Now solo, she packs up all her belongings in a van and hauls herself across the country. Arriving at school, she navigates the campus in a daze, managing to be a couple minutes late for her first class, “Intergalactic Revolutionaries and You.” Wading right into a holographic simulation, and her former teammate, one-time mutant David Alleyne (a.k.a. Prodigy), gives the fresh collegiate a little help. America is rapidly discovering that college life is a whole different game than saving the universe. Of course, an early flub only pushes her harder. Prodigy insists on helping her acclimate to academia while also asking for her assistance with his latest invention, a semi-functional time machine.
Since Professor Douglas isn’t cutting her any slack, America decides to nail the first assignment – creating a simulation of a historic revolutionary – by heading back in time. The only trouble is, Prodigy’s time machine isn’t working quite right yet, and headstrong as ever, Ms. Chavez leaps back in time…but not at all where she intended.
In Your Face America
Instead of reuniting with her mothers, she winds up in Germany during World War II. Literally stumbling into Captain America, in an amusing moment, where she barely recognizes him. However, before the two star-spangled heroes can officially reintroduce themselves, he tells her they’ve got Hitler on the run. So, being the impulsive heroine she is, she decks Nazi leader – which could cause all sorts of timeline complications and future shakeups to come. The most enjoyable part as this series evolves, though, will be watching America come into her own as she tries to fix the messes she makes, as well as coming to terms with the heroic struggle of succeeding in academia.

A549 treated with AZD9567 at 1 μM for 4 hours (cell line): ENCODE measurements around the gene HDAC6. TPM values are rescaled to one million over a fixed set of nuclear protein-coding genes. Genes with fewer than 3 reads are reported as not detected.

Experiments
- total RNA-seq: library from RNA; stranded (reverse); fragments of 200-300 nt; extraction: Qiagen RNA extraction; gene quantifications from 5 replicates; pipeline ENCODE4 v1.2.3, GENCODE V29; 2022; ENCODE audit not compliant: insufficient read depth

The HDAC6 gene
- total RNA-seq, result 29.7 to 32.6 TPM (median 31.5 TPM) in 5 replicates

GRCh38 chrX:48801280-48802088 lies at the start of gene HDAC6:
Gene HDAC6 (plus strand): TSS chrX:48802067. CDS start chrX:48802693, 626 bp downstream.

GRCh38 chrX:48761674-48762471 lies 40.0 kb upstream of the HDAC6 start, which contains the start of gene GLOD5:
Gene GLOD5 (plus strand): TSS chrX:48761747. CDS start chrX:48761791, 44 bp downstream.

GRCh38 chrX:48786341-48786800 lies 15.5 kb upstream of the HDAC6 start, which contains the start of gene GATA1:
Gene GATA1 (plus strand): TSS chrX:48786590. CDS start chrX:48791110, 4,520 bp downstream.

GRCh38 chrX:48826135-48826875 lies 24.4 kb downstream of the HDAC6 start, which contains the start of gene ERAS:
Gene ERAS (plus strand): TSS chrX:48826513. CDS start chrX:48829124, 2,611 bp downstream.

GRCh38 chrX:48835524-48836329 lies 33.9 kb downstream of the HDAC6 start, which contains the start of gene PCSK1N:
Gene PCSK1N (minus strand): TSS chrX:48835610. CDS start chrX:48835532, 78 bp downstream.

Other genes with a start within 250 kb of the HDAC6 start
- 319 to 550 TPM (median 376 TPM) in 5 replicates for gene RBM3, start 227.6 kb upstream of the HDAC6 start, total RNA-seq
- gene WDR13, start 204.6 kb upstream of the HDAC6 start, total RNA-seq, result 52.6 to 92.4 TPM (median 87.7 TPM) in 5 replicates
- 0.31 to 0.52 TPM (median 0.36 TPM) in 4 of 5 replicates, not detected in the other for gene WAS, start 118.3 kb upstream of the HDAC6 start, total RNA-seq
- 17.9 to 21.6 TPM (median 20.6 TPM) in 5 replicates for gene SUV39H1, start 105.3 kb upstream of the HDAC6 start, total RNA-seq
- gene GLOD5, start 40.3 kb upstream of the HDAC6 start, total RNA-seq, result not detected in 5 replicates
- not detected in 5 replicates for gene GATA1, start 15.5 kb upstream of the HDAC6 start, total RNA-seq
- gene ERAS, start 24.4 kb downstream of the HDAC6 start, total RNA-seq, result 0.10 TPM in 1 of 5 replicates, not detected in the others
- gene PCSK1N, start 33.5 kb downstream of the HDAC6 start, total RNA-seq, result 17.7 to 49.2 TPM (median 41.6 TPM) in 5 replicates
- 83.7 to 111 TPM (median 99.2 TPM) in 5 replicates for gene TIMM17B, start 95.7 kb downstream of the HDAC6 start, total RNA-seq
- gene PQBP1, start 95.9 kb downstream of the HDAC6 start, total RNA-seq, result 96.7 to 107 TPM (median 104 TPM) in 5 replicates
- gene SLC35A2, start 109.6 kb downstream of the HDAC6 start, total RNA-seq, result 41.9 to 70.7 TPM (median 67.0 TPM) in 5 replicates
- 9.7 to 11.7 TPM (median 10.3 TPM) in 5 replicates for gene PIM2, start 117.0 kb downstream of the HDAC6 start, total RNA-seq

Those who aren’t familiar with America Chavez should prepare for a brassy, audacious female superhero, bursting with pride and natural super-abilities. Anyone already familiar with Ms. Chavez knows that her hyper-confidence, leap first ask questions later attitude is a refreshing change from the brooding, self-loathing heroes often presented in the modern world. However, her overconfidence also masks a vulnerability caused by losing both her mothers at such a young age, as well as the fear of abandonment and difficulty to connect with others that come with it.
America #1 writer Gabby Rivera gives the dimension-hopping heroine an unabashed and unashamed attitude, never hiding Chavez’s queer status, LGBTQ parents, and vibrant voice. While the character’s in-your-face attitude might a little too intense for some, it’s absolutely appropriate for America, who’d already saved the world a dozen times over before her quinceañera. Still, Rivera adds subtle layers of irony that underscore Chavez’s brashness with hints of tragedy and the character flaws that will undercut her adventures – including the recklessness which led her to jump back in time using an incomplete time machine.
We’re certainly excited America finally has a solo run of her own, and are looking forward to what comes next.
America #1 is currently available. America #2 arrives April 5.